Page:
Perhaps surprisingly from a nation celebrated for its well-being, Denmark has also been the leading exporter of hugely popular ‘Nordic Noir’ series such as The Killing, The Bridge, and the political Borgen. Nordic noirs are defined by a gritty aesthetic in which grisly murders expose the corruption at the heart of the broader social system, with an emphasis on the chilly weather and harsh landscapes of the north. Doesn’t sound very hygge!
Most visits to Denmark centre around ultra-livable Copenhagen, which combines charming old-world streets with cutting-edge modern design. Visit the grand Danish royal palace, encounter Viking remnants at the National Museum and see great artists both local and international at the National Gallery. But most of all, Copenhagen is the sort of place to sit back and soak up the vibe: watch the bikes go buy (and maybe get on one yourself), tuck into the emerging food scene, and admire the simple yet elegant design that permeates every part of life here.
Aarhus, Denmark’s second city, was named European Capital of Culture in 2017. The city is home to ARoS, an innovative contemporary art museum whose rainbow coloured roof installation can be seen all around town, the quaint medieval streets of the Latin Quarter, and a revitalised harbour, with, yes, more cutting-edge architecture.
Unfairly, Denmark’s scenery has never been as celebrated as that of its Scandinavian neighbours. But with over 7,000 kilometres of coastline, there are thousands of almost empty beaches for you to enjoy. Its hard to imagine that Viking raiders once left from this peaceful countryside, but the fascinating Viking ship museum at Roskilde serves as a reminder.
If you’re there in summer, make the trek to the sunny island of Bornholm, in the middle of the Baltic Sea, for a beach holiday among historic medieval fortresses and charming villages.
Traditional Danish cuisine, like that of its neighbours, was defined by the country’s long coastline, with seafood dishes, such as pickled herring, central to daily cuisine. Also essential were hearty meat dishes, including stegt flaesk, crispy-fried pork belly served with creamy parsley sauce and boiled potatoes.
The most iconic Danish food is smørrebrød, an open sandwich which consists of a dark brown rye bread slice, topped with various ingredients. Popular toppings include roast beef or pork, prawns, pickled herring, pate, or fried fish fillet, which is then accompanied with some kind of sauce or garnish.
For the past decade, Denmark has also been famous as the centre of New Nordic Cuisine, which reinvigorated Scandinavian food. New Nordic Cuisine is defined by seasonality, sustainability, and local ingredients, cooked in ways that reflect Scandinavian culture, geography and history.
The world’s top New Nordic restaurant, Copenhagen’s Noma, was four times voted the world’s best restaurant. New Nordic influences have trickled through Copenhagen’s food scene, making this once pricey cuisine relatively affordable and accessible.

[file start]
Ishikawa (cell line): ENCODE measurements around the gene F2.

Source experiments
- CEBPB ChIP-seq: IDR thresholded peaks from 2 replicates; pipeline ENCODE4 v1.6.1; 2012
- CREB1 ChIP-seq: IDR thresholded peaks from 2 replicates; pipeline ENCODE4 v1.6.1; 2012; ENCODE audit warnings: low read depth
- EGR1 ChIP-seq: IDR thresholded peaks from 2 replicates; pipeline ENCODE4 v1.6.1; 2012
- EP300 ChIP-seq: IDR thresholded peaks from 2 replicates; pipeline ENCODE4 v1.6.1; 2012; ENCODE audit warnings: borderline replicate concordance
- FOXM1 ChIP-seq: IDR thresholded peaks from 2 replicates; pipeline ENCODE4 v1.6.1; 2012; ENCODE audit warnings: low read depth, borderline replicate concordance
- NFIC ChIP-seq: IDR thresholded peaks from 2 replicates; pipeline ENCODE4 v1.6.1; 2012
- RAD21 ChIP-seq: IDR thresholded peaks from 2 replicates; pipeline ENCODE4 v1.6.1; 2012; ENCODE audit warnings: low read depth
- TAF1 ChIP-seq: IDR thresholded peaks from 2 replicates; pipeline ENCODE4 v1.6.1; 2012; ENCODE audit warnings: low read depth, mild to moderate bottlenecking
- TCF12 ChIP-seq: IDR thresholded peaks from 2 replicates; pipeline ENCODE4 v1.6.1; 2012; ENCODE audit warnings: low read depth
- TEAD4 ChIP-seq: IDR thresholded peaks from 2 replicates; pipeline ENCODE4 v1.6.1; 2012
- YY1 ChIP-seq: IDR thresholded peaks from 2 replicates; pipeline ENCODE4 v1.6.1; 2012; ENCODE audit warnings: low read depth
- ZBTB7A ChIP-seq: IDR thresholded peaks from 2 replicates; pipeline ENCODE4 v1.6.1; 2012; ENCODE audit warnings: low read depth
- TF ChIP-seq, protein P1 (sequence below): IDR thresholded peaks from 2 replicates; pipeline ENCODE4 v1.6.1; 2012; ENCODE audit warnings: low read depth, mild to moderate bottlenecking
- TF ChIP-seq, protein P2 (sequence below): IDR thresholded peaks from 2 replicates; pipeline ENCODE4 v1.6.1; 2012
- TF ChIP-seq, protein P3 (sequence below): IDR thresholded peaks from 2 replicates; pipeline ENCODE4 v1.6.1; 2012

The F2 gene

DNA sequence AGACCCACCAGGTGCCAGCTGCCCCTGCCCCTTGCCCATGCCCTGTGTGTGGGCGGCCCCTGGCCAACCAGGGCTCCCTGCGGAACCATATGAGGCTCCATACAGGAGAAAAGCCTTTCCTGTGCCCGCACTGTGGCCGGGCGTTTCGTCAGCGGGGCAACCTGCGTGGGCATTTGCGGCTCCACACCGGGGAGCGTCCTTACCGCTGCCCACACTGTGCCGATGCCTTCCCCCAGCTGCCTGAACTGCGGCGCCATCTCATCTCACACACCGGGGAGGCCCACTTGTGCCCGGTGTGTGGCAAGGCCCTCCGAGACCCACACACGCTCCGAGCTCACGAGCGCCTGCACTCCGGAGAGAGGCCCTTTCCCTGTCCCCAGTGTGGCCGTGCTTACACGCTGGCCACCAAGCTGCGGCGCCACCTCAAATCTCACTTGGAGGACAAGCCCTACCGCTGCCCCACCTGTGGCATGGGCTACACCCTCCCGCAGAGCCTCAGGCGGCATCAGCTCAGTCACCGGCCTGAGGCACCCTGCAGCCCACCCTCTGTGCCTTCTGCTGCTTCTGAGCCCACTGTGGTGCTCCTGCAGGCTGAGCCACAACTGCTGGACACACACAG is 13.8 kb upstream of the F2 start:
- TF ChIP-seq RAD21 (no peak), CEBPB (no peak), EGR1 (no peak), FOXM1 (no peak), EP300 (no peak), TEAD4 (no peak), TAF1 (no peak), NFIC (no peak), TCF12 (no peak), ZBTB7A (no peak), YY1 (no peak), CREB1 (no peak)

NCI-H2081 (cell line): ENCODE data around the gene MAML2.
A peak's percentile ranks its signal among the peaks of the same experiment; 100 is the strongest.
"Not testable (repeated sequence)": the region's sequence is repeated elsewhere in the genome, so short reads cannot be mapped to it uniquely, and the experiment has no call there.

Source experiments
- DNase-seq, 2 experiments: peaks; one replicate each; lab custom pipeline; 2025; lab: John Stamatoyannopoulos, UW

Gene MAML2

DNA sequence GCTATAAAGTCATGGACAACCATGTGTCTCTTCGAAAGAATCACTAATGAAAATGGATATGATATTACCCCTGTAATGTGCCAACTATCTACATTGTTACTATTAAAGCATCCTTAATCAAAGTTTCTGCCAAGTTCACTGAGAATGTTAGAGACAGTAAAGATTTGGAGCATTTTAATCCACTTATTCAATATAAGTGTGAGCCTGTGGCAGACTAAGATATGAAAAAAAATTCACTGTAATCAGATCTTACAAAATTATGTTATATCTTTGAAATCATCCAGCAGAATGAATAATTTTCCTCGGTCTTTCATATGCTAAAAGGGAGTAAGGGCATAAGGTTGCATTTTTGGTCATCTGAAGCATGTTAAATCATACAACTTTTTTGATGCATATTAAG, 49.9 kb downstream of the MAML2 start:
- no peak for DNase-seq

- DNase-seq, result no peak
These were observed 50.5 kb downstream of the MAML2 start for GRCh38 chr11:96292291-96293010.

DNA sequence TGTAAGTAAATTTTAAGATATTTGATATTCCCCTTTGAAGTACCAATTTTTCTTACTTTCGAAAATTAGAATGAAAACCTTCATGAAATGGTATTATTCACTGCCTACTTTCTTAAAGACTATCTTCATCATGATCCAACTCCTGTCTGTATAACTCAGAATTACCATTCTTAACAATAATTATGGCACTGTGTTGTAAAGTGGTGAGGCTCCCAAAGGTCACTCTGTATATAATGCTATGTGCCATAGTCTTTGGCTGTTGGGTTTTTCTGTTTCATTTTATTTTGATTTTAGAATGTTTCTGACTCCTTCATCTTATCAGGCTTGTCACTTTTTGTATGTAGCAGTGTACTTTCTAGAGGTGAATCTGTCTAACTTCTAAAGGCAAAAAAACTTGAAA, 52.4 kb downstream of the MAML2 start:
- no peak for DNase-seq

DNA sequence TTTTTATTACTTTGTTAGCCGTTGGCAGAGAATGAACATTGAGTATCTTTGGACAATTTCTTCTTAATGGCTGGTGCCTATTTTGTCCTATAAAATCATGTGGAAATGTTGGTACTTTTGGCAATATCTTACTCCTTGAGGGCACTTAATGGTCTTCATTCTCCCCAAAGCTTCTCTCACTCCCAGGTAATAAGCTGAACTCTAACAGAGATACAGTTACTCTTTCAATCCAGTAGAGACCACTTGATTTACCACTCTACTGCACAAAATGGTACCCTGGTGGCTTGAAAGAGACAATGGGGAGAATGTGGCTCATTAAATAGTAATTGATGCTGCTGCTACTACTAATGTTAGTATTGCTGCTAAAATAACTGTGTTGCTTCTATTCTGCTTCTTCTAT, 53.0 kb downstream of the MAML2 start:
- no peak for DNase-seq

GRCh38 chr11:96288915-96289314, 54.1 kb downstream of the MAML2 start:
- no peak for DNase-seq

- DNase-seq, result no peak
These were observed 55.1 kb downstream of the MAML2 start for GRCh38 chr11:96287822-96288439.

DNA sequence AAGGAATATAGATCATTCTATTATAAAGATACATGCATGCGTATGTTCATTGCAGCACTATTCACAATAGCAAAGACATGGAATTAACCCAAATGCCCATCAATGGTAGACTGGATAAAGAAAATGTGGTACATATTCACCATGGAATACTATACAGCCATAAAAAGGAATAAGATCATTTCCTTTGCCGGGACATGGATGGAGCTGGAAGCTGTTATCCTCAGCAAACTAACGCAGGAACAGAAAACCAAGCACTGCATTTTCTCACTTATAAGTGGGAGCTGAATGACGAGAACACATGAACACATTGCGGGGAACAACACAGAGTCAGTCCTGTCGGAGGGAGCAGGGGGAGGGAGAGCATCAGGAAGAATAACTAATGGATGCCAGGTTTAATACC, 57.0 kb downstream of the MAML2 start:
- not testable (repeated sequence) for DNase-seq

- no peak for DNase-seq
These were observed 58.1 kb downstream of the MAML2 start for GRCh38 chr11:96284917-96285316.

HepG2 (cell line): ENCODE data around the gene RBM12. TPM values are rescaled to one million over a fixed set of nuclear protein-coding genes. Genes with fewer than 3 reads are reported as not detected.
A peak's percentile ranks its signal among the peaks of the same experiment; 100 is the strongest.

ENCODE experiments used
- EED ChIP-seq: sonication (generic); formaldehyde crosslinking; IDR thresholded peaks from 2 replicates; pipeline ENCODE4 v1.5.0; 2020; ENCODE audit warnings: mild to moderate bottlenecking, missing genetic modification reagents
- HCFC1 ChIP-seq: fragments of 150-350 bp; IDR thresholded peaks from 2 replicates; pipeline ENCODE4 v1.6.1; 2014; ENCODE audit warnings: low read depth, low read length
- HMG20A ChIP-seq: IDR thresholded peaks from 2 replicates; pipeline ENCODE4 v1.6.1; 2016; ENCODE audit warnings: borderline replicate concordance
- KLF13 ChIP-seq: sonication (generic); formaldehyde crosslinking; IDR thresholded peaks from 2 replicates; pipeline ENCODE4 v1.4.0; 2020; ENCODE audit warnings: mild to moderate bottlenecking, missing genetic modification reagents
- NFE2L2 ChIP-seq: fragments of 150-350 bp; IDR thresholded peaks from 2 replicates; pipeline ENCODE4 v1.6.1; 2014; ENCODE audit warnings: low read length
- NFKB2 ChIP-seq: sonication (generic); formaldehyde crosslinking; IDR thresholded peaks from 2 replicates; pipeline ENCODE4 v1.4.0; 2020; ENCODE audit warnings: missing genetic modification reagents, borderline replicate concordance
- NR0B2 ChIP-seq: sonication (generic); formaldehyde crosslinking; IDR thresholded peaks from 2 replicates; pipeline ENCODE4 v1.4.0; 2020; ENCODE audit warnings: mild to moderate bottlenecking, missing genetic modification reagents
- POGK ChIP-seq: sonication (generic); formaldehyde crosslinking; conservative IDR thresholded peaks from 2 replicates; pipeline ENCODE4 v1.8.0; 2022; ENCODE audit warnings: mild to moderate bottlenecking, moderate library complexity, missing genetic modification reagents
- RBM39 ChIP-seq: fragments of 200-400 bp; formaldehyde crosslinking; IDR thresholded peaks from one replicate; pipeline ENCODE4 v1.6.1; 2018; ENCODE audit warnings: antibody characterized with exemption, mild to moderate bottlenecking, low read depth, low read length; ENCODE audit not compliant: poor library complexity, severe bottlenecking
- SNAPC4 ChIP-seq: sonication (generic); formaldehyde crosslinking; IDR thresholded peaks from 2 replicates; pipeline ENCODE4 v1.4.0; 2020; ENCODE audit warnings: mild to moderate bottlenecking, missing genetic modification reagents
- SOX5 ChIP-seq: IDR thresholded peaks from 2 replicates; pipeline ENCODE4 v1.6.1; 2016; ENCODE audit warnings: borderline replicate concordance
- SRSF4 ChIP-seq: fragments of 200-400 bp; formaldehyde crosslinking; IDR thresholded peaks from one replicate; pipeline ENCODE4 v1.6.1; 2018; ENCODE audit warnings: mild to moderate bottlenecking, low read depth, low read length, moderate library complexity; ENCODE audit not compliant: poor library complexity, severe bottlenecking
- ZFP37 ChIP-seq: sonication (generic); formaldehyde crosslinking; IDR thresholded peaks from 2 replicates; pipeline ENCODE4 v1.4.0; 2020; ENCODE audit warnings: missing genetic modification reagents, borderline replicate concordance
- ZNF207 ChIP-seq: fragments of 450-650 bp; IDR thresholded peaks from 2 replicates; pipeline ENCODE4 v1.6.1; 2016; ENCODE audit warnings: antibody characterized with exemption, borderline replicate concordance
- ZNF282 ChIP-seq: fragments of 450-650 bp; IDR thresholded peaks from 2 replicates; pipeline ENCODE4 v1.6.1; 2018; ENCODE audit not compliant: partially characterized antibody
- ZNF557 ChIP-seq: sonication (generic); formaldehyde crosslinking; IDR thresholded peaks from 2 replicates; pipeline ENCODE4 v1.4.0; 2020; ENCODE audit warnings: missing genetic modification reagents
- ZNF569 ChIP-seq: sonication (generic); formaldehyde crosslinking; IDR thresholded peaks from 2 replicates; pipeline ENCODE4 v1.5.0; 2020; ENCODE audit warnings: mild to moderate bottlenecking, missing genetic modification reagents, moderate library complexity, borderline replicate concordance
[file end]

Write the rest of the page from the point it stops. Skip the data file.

And finally, the fact that Danish and danish (the pastry) are homonyms is not a coincidence – though ironically, the same pastries are referred to in Denmark as ‘Viennese bread’. Nonetheless, baked goods of all sorts are hugely popular here, with virtually every Danish street home to a bakery selling danishes and other pastry treats.
We’ve spoken a bit earlier about cutting-edge Danish design. In the early 20th century, modernist designers and architects rebelled against the ornate styles of the previous century, seeking a simpler style that reflected the new industrial age. A peculiarly Scandinavian variant emerged immediately after World War II. While modernist design could be austere, Scandinavian furniture and homewares, (produced, after all, in the culture that brought us hygge), fused the simple beauty of modernism with a friendliness and functionality that suited modern homes. In the 1950s and 1960s the influence of Scandinavian design shaped furniture and homewares worldwide, and the legacy remains today in the success of the international juggernaut, IKEA.
Even in the age of IKEA, local artisans maintain a highly innovative local design scene. In Copenhagen, make sure to visit Paustian and Danform furniture showrooms, designed by the seminal modern architect Jørn Utzon, the designer of the Sydney Opera House. And make time for a trip to Strøget, a shopping strip home to all of Copenhagen’s premier design stores.
For those interested in Scandinavian homewares, Odyssey Traveller offers a tour entirely devoted to the modernist design of Scandinavia.
Scandinavia is famously cold and Denmark is no exception. Summer days average around a pleasant 20 degrees, making it ideal for exploring. Reflecting this, Odyssey Traveller’s tours of Denmark usually leave between May and September.
Denmark consistently ranks as one of the world’s happiest countries. Different theories are offered as to why this is so. Some point towards the low levels of corruption, low income inequality, and easy access to high-quality education and health care. Other suggest that the reason is cultural – the sense of camaraderie and social connection embodied by hygge.
The best answer to this question is probably to visit Denmark and see for yourself. If you’re keen on investigating further, Odyssey Traveller offers several tours which visit Denmark: